Minister welcomes major ‘air’ report
The state of New Zealand’s air is generally good says the Associate Minister for the Environment, Hon Nanaia Mahuta after the release of a new report on our air this morning.
Our air 2018, released by the Ministry for the Environment and Stats NZ, shows that while some pollution issues still persist, progress has been made and the levels of some pollutants are declining.
The report shows that the use of wood and coal burners to heat homes in winter continues to cause problems in some cities and towns. The other key finding is that vehicle pollution remains a concern in our major cities.
“This Government already has work underway to reduce the emissions from our vehicles, and we are pushing for faster adoption of electric vehicles, which will improve air quality and reduce our impact on climate change,” said Hon Nanaia Mahuta.
“I’m heartened that the report finds the situation is generally good and progress has been made, and I thank everyone who has made choices to help our air quality, for example switching to public transport or buying a clean and efficient wood burner.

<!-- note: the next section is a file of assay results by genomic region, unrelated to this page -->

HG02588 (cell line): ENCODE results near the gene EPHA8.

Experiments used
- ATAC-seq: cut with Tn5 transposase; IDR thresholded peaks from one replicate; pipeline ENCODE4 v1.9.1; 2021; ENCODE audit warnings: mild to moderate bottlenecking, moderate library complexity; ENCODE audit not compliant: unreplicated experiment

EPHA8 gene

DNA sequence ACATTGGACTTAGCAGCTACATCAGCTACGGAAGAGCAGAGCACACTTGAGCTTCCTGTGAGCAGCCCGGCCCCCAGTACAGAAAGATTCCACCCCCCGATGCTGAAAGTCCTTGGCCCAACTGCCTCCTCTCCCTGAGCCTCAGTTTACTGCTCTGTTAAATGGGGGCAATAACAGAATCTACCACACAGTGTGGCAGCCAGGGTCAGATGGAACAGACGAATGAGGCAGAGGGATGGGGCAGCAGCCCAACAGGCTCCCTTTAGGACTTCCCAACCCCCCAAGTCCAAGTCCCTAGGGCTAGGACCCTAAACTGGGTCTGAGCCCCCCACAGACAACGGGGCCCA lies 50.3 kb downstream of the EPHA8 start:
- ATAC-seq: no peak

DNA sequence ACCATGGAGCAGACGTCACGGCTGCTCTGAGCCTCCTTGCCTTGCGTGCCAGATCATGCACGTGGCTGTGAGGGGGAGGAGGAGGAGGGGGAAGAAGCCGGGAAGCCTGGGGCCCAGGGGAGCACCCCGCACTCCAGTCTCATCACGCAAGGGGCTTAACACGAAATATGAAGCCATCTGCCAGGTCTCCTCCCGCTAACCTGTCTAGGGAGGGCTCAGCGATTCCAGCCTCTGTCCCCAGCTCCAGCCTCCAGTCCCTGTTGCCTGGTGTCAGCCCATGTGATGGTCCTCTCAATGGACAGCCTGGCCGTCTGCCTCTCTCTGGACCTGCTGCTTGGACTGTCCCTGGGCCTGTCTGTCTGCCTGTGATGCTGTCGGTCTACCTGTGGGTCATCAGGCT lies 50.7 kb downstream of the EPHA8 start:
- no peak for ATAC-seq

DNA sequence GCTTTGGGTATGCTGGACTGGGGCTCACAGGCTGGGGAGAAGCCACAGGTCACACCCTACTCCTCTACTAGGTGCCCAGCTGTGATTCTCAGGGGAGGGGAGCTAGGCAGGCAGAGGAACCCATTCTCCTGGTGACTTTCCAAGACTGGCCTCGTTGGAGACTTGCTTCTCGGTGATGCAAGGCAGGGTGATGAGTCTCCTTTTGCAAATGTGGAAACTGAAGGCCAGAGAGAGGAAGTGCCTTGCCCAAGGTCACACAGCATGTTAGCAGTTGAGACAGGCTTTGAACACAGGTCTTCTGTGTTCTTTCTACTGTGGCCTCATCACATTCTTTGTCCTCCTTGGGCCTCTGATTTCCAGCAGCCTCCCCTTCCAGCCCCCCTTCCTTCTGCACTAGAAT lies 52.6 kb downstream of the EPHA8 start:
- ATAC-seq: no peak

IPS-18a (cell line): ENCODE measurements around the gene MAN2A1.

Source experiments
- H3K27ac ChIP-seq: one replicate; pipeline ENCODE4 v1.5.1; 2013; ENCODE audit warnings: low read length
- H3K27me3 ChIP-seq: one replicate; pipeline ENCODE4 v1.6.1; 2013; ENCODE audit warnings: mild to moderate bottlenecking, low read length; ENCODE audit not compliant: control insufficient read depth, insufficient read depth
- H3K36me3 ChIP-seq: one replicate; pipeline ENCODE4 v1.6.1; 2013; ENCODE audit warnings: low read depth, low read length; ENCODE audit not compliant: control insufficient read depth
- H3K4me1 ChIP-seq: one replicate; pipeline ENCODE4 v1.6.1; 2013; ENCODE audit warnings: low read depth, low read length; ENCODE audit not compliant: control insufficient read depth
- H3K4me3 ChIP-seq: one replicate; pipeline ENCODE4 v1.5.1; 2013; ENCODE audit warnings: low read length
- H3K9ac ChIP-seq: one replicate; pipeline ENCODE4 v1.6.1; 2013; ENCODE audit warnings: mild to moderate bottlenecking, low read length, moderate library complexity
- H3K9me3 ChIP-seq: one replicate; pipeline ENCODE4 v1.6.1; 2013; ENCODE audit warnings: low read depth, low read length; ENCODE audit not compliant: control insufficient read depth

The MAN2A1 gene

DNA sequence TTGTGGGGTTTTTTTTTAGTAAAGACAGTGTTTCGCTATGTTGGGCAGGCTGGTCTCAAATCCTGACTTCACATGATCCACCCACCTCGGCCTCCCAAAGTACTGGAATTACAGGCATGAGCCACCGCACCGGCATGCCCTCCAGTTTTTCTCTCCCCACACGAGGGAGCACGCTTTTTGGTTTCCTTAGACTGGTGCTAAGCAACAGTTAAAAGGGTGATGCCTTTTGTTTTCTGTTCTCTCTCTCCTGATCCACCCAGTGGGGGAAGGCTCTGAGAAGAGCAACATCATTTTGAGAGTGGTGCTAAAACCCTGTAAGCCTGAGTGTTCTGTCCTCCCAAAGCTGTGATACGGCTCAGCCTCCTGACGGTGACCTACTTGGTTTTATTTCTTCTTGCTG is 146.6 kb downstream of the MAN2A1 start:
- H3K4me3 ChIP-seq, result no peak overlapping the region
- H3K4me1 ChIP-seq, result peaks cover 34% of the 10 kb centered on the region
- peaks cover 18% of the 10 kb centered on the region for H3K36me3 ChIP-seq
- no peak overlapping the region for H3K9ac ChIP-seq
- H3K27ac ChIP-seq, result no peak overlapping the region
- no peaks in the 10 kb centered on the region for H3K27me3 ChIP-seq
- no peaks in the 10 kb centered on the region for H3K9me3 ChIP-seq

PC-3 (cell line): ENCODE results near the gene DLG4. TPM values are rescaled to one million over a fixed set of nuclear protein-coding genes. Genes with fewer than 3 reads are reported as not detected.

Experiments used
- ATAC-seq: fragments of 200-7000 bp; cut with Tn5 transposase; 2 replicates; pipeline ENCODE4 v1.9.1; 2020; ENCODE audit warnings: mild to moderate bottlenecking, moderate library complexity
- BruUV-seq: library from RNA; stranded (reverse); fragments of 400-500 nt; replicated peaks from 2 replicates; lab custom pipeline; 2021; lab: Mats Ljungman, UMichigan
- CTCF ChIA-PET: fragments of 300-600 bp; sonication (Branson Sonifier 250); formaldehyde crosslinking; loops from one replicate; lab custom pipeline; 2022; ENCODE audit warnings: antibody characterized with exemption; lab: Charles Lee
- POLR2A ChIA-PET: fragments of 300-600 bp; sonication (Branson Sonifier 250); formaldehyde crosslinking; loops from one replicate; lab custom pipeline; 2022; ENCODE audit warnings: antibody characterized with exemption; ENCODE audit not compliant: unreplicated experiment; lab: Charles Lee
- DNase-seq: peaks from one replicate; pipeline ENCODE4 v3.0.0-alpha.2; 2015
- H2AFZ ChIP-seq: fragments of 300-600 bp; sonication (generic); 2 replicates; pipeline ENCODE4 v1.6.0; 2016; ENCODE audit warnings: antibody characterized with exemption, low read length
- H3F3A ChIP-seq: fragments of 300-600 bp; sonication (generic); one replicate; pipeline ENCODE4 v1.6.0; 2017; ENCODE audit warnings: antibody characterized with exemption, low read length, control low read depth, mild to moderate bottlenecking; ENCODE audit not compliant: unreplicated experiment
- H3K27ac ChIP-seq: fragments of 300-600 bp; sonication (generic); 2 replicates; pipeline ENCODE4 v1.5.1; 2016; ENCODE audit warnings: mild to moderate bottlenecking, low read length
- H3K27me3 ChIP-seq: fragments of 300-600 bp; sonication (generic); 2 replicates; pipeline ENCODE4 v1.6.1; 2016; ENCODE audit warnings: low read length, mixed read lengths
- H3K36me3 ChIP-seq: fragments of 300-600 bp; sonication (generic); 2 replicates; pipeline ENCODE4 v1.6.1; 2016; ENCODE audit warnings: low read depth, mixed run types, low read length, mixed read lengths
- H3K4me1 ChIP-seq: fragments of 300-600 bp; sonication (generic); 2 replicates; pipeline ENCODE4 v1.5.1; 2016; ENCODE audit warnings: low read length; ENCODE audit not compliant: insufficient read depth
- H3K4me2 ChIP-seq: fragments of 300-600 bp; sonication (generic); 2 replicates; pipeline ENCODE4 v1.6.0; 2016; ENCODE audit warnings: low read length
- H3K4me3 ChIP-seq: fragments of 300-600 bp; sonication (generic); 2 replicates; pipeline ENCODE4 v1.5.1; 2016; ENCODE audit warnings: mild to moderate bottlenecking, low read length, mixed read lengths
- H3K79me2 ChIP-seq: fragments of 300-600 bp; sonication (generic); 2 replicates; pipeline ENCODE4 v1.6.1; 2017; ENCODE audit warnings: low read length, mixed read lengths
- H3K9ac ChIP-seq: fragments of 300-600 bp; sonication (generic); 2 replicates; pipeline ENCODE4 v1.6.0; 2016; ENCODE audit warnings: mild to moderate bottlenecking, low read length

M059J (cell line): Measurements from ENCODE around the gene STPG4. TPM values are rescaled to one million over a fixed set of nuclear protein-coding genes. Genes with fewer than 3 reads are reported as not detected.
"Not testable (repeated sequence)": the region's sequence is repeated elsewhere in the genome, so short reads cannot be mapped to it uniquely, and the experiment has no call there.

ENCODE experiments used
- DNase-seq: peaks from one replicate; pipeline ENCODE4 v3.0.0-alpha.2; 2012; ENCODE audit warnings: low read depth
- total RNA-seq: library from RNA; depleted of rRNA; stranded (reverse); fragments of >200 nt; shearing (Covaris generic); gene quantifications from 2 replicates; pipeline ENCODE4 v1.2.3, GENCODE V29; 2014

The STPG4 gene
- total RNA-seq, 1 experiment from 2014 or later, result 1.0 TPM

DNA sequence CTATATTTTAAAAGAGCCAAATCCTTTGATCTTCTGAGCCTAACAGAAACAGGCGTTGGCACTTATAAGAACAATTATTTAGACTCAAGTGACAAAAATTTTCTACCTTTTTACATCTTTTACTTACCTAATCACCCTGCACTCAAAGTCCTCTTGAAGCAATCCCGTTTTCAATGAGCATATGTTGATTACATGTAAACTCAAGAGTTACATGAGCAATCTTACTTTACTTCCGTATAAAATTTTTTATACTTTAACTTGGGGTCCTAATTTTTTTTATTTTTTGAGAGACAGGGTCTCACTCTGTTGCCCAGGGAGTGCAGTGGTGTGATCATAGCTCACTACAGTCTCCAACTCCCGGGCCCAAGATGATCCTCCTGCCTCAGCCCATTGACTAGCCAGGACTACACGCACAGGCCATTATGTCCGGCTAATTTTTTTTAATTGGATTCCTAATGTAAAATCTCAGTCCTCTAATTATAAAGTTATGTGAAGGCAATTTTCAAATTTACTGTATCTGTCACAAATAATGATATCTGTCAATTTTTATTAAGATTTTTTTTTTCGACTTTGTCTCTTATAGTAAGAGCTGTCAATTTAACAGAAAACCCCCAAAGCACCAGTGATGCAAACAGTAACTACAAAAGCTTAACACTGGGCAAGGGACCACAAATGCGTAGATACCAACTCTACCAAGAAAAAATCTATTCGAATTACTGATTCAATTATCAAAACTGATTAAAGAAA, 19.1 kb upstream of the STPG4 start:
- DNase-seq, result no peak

“Our Coalition Government has introduced the healthy homes standards which has meant with better insulation there has been a reduction in the need to heat our homes. Next year there will be grants to low incomes households for two thirds of the cost of ceiling and underfloor insulation. This will mean that we can work towards a shift away from coal for home heating in some towns.
“I know councils across the country are working to improve the quality of their air. But we can and should do more, especially if we’re to reduce the health impacts associated with air quality issues.
“For that reason I have today announced a review of the National Environmental Standard (NES) that covers our air and I intend to release a consultation document mid-2019. The NES was created 14 years ago and so it’s timely to ensure it remains fit for purpose.
“While air quality may not be the biggest environmental issue New Zealand faces, it is of real concern to those affected, and to those who care more generally about our environment. Air is potentially the most ‘immediate’ of the environmental domains. We breathe it and walk around in it every day. So it’s important we take care of it,” said Nanaia Mahuta.
Editor’s Note: The report is available at: http://www.mfe.govt.nz/publications/environmental-reporting